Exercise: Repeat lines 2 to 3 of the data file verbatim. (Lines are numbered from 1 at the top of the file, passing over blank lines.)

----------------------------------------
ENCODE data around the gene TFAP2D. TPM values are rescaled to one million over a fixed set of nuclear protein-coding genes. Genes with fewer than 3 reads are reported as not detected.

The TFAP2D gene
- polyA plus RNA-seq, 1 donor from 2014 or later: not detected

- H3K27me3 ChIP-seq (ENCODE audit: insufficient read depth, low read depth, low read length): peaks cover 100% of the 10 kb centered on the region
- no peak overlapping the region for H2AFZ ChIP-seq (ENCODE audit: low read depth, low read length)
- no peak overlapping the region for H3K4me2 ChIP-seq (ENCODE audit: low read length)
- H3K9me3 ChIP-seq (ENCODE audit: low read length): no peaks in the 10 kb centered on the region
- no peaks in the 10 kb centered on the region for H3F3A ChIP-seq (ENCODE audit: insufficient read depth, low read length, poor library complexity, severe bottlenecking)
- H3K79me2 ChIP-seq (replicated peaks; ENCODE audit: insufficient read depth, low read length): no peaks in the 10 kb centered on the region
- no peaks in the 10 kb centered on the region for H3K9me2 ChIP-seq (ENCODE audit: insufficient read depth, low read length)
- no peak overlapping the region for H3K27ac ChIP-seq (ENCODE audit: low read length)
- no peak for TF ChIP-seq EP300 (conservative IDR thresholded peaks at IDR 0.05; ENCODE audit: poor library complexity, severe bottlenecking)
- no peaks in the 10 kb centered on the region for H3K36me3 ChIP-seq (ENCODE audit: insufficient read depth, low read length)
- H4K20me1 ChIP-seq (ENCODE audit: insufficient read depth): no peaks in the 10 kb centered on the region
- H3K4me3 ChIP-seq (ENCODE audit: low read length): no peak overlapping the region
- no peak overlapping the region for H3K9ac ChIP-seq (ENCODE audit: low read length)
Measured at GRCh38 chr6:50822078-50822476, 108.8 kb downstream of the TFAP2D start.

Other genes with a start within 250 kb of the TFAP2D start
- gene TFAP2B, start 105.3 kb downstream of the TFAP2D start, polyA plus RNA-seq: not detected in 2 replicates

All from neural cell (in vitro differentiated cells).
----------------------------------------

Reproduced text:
The TFAP2D gene
- polyA plus RNA-seq, 1 donor from 2014 or later: not detected